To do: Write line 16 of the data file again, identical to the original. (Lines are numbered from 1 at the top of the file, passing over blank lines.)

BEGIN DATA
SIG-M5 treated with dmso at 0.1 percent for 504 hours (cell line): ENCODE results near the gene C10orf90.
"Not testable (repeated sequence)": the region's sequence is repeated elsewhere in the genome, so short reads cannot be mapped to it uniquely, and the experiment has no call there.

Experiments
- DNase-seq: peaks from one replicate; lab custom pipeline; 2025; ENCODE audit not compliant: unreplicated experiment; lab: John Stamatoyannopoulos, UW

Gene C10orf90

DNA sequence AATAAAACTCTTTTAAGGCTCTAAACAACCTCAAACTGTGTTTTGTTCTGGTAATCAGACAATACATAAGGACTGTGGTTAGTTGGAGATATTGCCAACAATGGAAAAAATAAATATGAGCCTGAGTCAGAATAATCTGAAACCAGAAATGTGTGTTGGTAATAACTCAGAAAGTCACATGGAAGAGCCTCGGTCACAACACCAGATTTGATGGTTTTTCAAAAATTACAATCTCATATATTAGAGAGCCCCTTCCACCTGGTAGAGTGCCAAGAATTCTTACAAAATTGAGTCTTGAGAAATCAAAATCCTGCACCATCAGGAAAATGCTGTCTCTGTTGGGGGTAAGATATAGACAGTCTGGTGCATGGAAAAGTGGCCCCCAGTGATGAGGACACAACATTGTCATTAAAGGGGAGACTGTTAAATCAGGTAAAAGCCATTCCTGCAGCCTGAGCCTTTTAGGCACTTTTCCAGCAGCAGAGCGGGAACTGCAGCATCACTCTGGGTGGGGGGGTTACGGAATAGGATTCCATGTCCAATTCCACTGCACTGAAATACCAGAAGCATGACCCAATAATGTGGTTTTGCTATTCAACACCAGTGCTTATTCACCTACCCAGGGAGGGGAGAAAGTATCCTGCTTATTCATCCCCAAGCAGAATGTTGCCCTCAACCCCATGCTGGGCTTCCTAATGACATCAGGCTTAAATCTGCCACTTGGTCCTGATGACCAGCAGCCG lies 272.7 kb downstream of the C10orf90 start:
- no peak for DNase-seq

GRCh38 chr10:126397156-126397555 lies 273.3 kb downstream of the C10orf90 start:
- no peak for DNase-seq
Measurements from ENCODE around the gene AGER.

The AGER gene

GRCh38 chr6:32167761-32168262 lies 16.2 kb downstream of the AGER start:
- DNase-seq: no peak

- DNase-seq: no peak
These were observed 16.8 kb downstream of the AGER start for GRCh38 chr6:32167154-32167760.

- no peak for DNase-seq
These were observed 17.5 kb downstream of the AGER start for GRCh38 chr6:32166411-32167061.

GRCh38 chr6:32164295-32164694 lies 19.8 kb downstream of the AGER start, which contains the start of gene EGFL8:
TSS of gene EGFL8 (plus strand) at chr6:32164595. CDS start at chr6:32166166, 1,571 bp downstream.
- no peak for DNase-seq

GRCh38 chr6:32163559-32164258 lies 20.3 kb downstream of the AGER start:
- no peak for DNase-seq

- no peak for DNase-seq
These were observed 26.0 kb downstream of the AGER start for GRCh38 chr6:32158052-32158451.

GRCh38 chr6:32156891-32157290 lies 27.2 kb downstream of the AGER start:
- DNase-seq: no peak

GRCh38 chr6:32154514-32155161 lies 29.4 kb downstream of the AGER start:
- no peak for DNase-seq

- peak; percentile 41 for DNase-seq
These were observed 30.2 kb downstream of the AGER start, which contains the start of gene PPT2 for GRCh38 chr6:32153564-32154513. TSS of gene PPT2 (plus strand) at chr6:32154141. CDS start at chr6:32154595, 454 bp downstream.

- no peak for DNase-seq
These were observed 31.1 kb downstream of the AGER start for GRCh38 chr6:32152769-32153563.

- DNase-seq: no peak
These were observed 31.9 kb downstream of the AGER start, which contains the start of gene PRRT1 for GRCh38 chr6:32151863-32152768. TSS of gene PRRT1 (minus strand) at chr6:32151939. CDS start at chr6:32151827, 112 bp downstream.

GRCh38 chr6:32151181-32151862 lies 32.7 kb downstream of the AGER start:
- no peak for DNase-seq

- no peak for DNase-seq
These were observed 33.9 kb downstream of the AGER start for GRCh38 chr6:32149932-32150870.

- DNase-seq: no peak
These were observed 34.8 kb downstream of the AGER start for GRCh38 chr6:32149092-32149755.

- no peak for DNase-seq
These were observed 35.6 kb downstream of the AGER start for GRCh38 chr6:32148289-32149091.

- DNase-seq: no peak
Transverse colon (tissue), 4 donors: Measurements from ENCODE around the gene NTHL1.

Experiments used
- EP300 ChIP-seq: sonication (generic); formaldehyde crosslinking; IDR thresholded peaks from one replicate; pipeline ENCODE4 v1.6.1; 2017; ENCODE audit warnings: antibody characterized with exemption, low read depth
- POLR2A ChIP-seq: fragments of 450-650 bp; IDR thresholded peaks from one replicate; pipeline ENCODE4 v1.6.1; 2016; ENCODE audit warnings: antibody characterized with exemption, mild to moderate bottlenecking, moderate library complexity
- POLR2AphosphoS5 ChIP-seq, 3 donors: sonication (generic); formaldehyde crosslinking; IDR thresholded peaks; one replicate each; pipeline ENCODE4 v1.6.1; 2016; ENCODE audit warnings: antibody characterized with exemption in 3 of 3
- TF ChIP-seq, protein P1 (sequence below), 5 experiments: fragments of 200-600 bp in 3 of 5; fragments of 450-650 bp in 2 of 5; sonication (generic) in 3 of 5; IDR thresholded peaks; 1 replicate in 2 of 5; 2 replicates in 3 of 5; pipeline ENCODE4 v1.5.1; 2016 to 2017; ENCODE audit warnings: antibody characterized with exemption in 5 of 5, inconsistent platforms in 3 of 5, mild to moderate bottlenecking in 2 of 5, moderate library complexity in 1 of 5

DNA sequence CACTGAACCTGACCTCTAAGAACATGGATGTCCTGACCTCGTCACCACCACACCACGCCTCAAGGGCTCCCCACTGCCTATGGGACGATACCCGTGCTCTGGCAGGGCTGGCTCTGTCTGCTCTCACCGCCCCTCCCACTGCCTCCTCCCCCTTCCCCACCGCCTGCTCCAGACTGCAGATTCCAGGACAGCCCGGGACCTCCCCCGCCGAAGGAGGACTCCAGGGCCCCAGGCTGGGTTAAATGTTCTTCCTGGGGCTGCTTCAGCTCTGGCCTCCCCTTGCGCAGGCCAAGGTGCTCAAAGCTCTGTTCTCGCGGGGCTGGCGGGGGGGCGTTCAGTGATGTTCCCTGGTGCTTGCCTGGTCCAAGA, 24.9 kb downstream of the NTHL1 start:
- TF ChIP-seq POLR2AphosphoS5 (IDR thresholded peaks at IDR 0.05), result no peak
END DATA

- no peak for DNase-seq